Moss capable of removing arsenic from drinking water discovered

Moss capable of removing arsenic from contaminated water has been discovered by researchers from Stockholm University. Within just one hour, it reduces water arsenic to levels harmless enough for consumption. The study has ...

Logging in tropical forests jeopardizing drinking water

Globally, remaining tropical forests are being rapidly cleared, particularly in countries like the Solomon Islands where commercial logging accounts for about 18 percent of government revenue, and at least 60 percent of exports ...

Water purification breakthrough uses sunlight and 'hydrogels'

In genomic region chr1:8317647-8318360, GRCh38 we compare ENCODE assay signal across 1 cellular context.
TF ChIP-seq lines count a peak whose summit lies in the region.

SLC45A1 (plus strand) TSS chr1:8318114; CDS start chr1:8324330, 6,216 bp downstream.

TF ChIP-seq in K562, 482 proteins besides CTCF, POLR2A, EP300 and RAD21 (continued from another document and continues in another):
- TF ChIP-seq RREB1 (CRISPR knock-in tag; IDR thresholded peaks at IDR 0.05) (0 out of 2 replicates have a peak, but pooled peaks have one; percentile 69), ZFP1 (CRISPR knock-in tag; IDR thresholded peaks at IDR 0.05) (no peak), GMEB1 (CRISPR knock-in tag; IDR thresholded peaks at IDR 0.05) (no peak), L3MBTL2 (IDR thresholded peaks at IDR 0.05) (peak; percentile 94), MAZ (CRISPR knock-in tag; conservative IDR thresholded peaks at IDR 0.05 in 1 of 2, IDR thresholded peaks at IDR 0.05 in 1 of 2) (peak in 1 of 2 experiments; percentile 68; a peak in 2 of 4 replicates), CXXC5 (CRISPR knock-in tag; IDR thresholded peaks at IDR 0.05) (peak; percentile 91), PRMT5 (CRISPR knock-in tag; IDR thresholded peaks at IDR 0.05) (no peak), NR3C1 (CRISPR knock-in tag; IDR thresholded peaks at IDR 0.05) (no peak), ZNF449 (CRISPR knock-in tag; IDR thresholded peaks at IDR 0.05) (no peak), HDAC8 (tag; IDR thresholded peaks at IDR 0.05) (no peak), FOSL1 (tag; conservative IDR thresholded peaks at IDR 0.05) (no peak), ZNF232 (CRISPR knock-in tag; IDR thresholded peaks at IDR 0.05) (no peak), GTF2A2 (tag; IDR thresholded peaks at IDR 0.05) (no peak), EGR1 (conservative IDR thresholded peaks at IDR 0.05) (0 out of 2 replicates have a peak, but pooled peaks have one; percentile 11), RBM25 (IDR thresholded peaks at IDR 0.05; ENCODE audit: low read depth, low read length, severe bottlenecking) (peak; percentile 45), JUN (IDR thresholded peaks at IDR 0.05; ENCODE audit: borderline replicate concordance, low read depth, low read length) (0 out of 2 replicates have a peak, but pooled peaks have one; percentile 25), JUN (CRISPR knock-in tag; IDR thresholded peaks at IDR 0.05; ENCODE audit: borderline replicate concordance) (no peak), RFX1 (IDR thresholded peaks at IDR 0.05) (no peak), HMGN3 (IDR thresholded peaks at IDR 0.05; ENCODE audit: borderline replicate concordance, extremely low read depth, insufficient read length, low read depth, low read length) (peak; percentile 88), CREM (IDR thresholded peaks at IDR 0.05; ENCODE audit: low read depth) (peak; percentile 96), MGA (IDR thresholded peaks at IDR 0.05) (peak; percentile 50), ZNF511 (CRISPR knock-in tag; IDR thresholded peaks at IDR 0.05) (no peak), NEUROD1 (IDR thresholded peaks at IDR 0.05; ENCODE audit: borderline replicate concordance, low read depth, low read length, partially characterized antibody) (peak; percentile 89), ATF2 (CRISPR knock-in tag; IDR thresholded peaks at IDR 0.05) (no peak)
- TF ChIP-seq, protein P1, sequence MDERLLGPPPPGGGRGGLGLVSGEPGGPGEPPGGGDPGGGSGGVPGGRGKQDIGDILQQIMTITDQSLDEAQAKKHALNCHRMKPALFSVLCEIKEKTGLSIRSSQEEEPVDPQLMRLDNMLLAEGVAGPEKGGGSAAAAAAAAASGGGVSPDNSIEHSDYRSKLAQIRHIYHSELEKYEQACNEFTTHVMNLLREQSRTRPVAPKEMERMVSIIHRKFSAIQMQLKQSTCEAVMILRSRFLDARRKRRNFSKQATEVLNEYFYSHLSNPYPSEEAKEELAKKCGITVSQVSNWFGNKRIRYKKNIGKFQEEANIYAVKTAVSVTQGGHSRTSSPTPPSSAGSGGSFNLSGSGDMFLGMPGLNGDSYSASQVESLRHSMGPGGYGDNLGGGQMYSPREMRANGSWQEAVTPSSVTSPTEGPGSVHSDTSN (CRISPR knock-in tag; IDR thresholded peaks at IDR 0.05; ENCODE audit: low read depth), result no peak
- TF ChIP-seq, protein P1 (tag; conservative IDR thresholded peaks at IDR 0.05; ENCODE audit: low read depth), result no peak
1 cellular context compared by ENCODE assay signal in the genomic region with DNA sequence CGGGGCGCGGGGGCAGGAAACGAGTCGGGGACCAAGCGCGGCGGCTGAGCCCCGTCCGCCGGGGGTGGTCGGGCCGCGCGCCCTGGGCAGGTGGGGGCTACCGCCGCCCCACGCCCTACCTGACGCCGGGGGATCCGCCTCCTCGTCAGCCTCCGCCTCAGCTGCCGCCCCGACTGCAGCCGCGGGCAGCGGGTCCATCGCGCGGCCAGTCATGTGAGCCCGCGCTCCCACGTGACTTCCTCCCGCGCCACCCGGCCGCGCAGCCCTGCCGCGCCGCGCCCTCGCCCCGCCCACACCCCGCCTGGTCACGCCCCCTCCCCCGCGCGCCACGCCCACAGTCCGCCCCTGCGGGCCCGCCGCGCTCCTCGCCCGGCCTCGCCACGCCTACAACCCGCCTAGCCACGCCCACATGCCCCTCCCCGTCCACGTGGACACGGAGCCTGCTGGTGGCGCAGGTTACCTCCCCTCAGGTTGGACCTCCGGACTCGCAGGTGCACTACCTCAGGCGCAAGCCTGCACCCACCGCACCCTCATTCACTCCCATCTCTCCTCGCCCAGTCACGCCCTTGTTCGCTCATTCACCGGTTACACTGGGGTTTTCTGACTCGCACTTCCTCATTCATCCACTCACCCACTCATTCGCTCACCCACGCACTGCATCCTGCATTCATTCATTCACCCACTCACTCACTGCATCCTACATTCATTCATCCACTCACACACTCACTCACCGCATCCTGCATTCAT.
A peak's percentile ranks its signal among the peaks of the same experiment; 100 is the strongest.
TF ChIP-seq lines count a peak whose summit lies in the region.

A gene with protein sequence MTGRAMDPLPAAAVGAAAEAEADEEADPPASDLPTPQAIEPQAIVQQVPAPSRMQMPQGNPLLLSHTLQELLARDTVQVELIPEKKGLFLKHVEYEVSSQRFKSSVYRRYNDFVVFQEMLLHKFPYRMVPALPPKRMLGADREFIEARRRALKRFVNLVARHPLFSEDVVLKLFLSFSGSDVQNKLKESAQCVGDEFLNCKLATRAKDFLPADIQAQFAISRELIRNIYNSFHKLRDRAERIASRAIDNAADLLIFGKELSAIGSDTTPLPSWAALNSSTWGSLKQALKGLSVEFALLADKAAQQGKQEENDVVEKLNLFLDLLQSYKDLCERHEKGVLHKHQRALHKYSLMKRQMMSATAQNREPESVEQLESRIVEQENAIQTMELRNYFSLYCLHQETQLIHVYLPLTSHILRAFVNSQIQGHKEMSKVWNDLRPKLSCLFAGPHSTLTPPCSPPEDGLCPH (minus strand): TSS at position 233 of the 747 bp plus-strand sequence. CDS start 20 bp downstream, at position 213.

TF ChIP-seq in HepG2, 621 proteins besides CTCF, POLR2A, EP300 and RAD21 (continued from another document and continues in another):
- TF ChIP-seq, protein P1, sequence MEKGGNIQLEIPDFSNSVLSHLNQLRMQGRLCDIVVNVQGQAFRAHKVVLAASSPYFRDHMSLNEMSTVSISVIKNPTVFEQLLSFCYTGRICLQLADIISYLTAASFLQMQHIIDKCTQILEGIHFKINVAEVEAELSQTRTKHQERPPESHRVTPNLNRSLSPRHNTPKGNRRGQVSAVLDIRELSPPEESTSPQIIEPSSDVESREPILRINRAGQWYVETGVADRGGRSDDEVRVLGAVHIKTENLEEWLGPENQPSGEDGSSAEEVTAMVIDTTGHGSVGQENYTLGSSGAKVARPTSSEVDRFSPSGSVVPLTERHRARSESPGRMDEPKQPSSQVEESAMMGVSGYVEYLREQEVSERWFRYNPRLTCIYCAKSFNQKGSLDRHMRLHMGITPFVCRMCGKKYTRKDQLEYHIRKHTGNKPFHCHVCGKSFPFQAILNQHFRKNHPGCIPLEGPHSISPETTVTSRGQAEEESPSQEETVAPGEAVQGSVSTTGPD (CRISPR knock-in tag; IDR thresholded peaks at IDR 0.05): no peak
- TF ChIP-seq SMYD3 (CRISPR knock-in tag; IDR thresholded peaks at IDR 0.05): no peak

According to the United Nations, 30,000 people die each week from the consumption and use of unsanitary water. Although the vast majority of these fatalities occur in developing nations, the U.S. is no stranger to unanticipated ...

Smartphone sensor can detect dirty water

Denmark, like many other European countries, is lucky. When we pour ourselves a refreshing glass of tap water, we generally don't need to worry about bacteria.

The sorry state of Earth's species, in numbers

The Intergovernmental Science-Policy Platform on Biodiversity and Ecosystem Services (IPBES) issued a dire diagnosis Friday of Earth's plant and animal species.

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